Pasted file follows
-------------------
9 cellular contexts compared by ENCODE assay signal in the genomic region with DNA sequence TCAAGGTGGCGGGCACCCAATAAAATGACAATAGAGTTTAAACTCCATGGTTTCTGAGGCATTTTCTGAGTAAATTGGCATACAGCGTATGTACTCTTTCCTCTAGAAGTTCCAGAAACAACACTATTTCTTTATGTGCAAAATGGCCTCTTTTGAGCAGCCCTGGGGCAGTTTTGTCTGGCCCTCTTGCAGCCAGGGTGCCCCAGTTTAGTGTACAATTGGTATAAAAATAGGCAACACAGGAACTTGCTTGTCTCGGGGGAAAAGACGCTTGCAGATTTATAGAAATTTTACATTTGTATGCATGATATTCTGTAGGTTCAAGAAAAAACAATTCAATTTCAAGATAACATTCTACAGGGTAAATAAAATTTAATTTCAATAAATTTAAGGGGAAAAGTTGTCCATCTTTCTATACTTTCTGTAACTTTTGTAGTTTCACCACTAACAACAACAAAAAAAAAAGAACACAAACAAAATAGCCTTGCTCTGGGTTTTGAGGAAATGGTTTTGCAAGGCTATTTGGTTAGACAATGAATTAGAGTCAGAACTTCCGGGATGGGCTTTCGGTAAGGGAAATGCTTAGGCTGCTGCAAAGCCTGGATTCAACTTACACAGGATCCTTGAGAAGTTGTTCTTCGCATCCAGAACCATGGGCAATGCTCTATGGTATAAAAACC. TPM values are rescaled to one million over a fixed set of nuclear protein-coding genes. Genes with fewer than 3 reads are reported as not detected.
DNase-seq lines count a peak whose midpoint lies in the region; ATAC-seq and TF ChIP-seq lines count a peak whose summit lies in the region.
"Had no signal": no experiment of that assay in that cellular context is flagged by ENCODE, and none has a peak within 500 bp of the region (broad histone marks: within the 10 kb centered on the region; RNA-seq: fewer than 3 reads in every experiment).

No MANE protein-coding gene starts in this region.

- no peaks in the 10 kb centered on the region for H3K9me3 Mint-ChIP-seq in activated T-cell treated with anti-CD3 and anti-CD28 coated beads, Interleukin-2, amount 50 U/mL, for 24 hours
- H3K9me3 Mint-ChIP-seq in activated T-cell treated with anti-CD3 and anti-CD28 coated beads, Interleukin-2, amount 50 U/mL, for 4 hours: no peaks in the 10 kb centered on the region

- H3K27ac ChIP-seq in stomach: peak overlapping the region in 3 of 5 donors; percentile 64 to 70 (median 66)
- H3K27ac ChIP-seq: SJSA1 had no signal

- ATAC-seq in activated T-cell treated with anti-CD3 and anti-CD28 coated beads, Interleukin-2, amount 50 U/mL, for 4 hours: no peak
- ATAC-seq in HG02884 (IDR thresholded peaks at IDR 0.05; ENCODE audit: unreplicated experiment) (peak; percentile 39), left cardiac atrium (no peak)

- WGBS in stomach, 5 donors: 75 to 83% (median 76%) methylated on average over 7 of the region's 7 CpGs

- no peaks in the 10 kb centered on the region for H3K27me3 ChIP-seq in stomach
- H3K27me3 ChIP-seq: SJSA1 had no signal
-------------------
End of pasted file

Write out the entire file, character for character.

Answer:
9 cellular contexts compared by ENCODE assay signal in the genomic region with DNA sequence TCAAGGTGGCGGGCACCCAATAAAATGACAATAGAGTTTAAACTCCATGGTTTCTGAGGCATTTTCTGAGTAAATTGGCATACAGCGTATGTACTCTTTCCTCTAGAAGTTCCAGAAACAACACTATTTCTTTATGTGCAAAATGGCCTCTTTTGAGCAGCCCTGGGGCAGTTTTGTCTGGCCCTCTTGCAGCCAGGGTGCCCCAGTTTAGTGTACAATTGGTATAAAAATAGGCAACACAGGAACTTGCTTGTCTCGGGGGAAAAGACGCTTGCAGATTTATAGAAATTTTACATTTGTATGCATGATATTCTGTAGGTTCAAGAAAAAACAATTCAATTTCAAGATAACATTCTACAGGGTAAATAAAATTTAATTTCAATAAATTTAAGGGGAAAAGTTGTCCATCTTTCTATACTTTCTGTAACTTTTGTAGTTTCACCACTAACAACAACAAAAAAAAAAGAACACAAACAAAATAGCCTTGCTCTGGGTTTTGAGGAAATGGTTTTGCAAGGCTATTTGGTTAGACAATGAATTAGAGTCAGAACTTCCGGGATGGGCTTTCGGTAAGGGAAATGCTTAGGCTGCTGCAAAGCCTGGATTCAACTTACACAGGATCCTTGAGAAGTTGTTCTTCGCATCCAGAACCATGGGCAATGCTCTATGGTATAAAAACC. TPM values are rescaled to one million over a fixed set of nuclear protein-coding genes. Genes with fewer than 3 reads are reported as not detected.
DNase-seq lines count a peak whose midpoint lies in the region; ATAC-seq and TF ChIP-seq lines count a peak whose summit lies in the region.
"Had no signal": no experiment of that assay in that cellular context is flagged by ENCODE, and none has a peak within 500 bp of the region (broad histone marks: within the 10 kb centered on the region; RNA-seq: fewer than 3 reads in every experiment).

No MANE protein-coding gene starts in this region.

- no peaks in the 10 kb centered on the region for H3K9me3 Mint-ChIP-seq in activated T-cell treated with anti-CD3 and anti-CD28 coated beads, Interleukin-2, amount 50 U/mL, for 24 hours
- H3K9me3 Mint-ChIP-seq in activated T-cell treated with anti-CD3 and anti-CD28 coated beads, Interleukin-2, amount 50 U/mL, for 4 hours: no peaks in the 10 kb centered on the region

- H3K27ac ChIP-seq in stomach: peak overlapping the region in 3 of 5 donors; percentile 64 to 70 (median 66)
- H3K27ac ChIP-seq: SJSA1 had no signal

- ATAC-seq in activated T-cell treated with anti-CD3 and anti-CD28 coated beads, Interleukin-2, amount 50 U/mL, for 4 hours: no peak
- ATAC-seq in HG02884 (IDR thresholded peaks at IDR 0.05; ENCODE audit: unreplicated experiment) (peak; percentile 39), left cardiac atrium (no peak)

- WGBS in stomach, 5 donors: 75 to 83% (median 76%) methylated on average over 7 of the region's 7 CpGs

- no peaks in the 10 kb centered on the region for H3K27me3 ChIP-seq in stomach
- H3K27me3 ChIP-seq: SJSA1 had no signal